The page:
What Does Adoption Do to a Child?
The Effects of Being Adopted
Adoption is a life-changing decision for everyone involved. While birth parents and adoptive families can envision how their lives will progress after choosing adoption, the uncertainty of how the effects of being adopted will impact the child can lead to many different questions and concerns.
- How does adoption affect child development?
- What does adoption do to a child?
- And so many more
If you have found yourself asking these types of questions, you have come to the right place. With the goal of adoption being to provide the child a lifetime of love and support, it's easy to focus on the positive life-changing impacts it can bring and to overlook some of the challenges of growing up adopted.
Although every adoption is unique, this guide provides general information and helpful insight on how adoptees are impacted by being adopted — in both positive and challenging ways.
Anytime you have questions about how placing a child for adoption or how adopting a child may impact their life, you can either fill out this online form, or you can always call 1-800-ADOPTION to get more information from an adoption specialist. In the meantime, continue reading to learn more about the effects of being adopted.
How Adoption Affects Child Development
Birth parents and adoptive families want to provide the best opportunities and lifestyle for the child. But, how can you be confident in the positive long-term effects of adoption?
Every adoption situation is unique, and every child's response to adoption will vary. The largest contributing factor to how adoption affects a child's development is the household they grow up in, the love and support they receive from their adopted family, and how their adoption is discussed and explained as they grow up. While there can be challenges throughout the adoptive journey, there can also be many positive impacts.
Positive Impacts: What Does Adoption Do to a Child?
Before a birth parent has even interacted with a hopeful adoptive family, they already share common hopes and goals — providing a lifetime of love, support, and opportunity to the child. How these goals are achieved is one of the biggest influences on how adoption positively affects the child's development.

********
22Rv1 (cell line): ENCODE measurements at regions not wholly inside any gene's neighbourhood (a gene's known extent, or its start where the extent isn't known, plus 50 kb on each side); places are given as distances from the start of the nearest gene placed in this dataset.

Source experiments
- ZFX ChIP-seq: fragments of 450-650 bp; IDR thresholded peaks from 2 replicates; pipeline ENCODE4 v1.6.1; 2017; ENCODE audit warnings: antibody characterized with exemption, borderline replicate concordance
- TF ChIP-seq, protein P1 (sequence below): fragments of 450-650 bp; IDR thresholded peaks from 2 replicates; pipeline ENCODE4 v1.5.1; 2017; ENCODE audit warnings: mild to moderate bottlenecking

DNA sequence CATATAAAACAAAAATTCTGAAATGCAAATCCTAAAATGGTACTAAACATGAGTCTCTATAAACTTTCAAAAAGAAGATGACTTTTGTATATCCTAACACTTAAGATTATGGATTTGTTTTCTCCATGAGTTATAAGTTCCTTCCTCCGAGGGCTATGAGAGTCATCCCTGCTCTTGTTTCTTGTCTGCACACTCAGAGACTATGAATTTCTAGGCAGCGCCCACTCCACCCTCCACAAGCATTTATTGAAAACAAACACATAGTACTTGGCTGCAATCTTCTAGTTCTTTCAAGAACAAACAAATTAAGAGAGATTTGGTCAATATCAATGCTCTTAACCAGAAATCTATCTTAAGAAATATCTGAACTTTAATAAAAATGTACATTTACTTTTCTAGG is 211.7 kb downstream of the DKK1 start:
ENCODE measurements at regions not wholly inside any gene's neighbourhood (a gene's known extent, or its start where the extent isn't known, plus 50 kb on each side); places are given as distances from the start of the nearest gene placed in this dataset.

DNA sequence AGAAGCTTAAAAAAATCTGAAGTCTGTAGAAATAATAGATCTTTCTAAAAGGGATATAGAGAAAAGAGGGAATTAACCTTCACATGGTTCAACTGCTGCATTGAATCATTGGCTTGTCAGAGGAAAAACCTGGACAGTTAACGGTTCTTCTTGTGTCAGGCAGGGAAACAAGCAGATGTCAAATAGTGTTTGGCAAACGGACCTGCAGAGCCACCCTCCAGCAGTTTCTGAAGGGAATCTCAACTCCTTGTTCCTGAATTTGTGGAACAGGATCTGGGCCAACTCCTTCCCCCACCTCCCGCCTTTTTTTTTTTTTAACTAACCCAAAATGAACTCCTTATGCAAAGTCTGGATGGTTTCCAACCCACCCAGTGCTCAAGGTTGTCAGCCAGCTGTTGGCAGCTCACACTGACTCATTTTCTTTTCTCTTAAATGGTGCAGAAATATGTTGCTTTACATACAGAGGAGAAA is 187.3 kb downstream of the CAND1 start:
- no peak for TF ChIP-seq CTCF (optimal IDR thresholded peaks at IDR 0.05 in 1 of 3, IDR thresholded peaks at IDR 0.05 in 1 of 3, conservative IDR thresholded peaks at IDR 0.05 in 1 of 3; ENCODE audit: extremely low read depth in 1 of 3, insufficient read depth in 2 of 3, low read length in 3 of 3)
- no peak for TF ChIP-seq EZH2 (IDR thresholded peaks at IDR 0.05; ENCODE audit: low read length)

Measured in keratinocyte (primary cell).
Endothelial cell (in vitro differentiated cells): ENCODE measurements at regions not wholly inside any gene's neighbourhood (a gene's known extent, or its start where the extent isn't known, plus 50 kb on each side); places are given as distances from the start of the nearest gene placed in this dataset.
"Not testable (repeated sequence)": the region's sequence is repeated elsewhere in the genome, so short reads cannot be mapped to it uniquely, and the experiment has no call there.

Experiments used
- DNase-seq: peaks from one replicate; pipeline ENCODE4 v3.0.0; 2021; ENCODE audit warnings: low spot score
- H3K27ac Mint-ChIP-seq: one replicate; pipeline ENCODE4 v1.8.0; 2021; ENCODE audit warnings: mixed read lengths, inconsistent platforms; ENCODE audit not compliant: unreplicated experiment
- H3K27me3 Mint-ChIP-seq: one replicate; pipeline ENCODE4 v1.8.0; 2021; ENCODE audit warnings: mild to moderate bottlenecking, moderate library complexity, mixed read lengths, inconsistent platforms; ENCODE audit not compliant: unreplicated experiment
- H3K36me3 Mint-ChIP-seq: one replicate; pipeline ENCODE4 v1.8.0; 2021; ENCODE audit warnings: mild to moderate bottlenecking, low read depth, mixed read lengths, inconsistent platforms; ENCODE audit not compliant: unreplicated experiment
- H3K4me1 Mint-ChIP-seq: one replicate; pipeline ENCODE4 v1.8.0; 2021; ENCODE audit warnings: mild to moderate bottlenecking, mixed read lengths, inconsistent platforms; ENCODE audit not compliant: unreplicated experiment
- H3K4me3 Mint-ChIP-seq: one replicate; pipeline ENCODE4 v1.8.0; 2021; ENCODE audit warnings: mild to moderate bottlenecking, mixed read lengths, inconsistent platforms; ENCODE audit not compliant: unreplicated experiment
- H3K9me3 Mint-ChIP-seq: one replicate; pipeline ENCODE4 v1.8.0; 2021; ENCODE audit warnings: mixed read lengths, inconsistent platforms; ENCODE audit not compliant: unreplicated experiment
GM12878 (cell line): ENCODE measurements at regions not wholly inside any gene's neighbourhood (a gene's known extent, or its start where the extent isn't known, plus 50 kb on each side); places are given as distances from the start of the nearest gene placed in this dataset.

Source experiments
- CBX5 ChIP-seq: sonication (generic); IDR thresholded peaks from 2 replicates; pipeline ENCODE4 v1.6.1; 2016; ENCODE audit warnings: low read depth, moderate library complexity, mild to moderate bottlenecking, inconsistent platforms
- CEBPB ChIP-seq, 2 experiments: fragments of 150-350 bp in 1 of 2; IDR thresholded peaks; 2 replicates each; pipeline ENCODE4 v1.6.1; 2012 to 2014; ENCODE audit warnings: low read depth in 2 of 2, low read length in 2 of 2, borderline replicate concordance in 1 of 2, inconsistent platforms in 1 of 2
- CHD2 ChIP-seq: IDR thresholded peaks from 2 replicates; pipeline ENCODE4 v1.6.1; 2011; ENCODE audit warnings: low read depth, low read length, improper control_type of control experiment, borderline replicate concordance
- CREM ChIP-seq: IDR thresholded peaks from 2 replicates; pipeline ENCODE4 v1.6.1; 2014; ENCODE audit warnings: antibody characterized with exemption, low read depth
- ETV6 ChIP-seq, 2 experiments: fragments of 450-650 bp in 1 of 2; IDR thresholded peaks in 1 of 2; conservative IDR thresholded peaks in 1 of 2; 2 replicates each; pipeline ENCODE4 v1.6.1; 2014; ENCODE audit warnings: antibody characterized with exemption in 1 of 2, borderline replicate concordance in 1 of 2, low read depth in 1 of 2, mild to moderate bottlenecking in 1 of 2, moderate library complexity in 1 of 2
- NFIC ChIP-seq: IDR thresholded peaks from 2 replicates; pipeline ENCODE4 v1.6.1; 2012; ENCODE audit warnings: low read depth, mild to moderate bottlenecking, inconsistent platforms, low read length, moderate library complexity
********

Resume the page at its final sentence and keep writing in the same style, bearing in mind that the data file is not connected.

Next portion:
In a study of adoptees completed by the U.S Department of Health and Human Services, statistics show that adopted children often grow up having significant advantages. Some of the findings include:
- Adopted children were more likely to have health insurance and less likely to live in households below the poverty line.
- 85% of adopted children were in "very good to excellent health."
- 68% of adoptees were read to every day as a child (compared to 48% of non-adopted children).
- 73% of adopted children were sung to and told stories every day (compared to 59% of non-adopted children).
- Adopted children were more likely to participate in extracurricular activities.
- More than half of the studied adoptees reported having "very good or excellent" performance in reading, language arts, and math.
While statistical evidence is beneficial in determining the effects of being adopted, it can be difficult to explain through percentages the positive opportunities adoptees have while growing up. Opportunities they may not have had possible if they were not placed for adoption may include:
- Adoptive parents being significantly more involved in their child's education and extracurricular activities than any other parents.
- Growing up with a family who is willing and able to spend time together, travel, and participate in many different activities and events.
- A safe and stable living environment
- A financially stable home
- Growing up with siblings and extended family
- A greater support system through open adoption
- A two-parent home
- Increased chance of pursuing higher education